On 13 February 1960, 12 days after the student sit-ins began at lunch counters in Greensboro NC, students from Fisk University, Baptist Theological Seminary, and Tennessee State University entered three Nashville stores that had segregated lunch counters. After making their purchases, the students sat down at the lunch counters. Thus began weeks of sit-ins that culminated on 10 May with the desegregation of lunch counters in Nashville, the first large Southern city to desegregate its eating establishments. The Nashville student sit-ins were organized and led by student activists Diane Nash and now U.S. congressman John Lewis.
Nash, architect of those successful lunch counter sit-ins and later, the Freedom Rides, was in Dallas last weekend to speak at the Fisk University Southwestern Region Alumni Conference Luncheon on Saturday, 20 January. She had a lot to say about the future direction of justice-seekers. Though she told a few anecdotes about her years at the forefront of the modern civil rights movement, her focus was on today’s activists and activism.
The soft-spoken Nash made a number of cogent observations including that
- oppression always requires the cooperation of the oppressed;
- the only person one can change is oneself; and
- racist whites and their progeny are benefitting financially from the legacy of the modern civil rights movement by creating museums, “Freedom Trails,” and other moneymaking ventures.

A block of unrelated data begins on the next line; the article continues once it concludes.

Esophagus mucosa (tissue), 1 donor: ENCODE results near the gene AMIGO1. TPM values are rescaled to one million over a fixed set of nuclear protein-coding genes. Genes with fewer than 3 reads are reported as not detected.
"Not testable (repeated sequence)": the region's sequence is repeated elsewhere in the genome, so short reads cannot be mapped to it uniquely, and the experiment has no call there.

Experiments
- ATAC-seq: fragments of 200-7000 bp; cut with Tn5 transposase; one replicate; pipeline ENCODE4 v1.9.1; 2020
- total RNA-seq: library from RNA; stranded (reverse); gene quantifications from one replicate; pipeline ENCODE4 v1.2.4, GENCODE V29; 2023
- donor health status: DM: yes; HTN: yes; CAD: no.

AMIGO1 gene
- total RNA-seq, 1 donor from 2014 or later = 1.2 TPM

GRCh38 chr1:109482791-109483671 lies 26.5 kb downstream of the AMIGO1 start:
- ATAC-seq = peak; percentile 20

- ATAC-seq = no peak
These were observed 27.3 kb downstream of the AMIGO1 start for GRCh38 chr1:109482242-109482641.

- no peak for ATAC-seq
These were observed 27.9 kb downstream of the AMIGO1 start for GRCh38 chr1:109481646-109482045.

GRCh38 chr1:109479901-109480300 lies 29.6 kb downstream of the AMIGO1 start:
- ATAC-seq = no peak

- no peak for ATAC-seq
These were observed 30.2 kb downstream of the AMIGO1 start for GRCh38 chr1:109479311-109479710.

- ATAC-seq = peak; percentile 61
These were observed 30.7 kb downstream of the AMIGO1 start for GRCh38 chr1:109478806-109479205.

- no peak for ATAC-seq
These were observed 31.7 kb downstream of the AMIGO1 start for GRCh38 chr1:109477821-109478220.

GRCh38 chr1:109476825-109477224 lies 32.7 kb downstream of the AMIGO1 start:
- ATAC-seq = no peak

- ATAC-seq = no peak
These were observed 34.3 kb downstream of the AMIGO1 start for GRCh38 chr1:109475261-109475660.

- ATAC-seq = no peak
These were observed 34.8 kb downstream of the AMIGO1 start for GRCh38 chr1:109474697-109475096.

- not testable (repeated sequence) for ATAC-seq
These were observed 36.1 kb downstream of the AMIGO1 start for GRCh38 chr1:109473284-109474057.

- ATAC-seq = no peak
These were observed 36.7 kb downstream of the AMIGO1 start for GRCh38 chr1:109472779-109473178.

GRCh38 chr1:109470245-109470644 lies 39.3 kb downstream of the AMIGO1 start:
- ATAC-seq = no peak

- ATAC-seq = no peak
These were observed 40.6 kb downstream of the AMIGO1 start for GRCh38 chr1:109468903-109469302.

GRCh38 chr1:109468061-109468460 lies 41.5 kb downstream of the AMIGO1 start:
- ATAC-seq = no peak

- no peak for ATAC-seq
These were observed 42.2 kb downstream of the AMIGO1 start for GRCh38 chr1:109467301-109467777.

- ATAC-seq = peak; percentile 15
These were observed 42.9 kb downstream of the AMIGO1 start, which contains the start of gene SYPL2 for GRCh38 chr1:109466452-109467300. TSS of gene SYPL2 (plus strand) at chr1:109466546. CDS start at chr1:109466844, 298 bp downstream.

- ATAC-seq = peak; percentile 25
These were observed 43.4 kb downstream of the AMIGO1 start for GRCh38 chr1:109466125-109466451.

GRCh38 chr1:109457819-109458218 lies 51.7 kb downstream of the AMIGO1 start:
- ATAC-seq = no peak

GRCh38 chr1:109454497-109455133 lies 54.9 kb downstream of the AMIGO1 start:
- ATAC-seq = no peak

Nash’s advice to African Americans included these suggestions
- Liberation struggles should be intergenerational;
- Blacks need to change our self-image to see ourselves as leaders of the country;
- Don’t count on elected officials to do what needs to be done, because they are more concerned with reelection than anything else;
- Identify objectives and plot a strategy to achieve them; and
- Build things that will generate tourism revenue so that we can reap the financial benefits of the civil rights movement of the 1950s, ’60s, and ’70s.
A personable, young 2017 Fisk alumnus named Justin Jones delivered the response to Ms. Nash’s remarks. He was quite the orator, revealing his familiarity with Nash’s accomplishments and the work of Martin Luther King. And Jones had ideas of his own, including exposing Donald Trump’s notion that Congress can help the DACA recipients or the CHIP youngsters, but not both as the false dichotomy it is. I expect to hear more from this young man who is living and working in Nashville as a lead organizer with the Forward Together Moral Movement, Tennessee.
The message I got from both Diane Nash and young Mr. Jones is that African Americans need to stop looking for “leaders,” and instead become leaders ourselves. They certainly gave me — and I hope you — something to think about.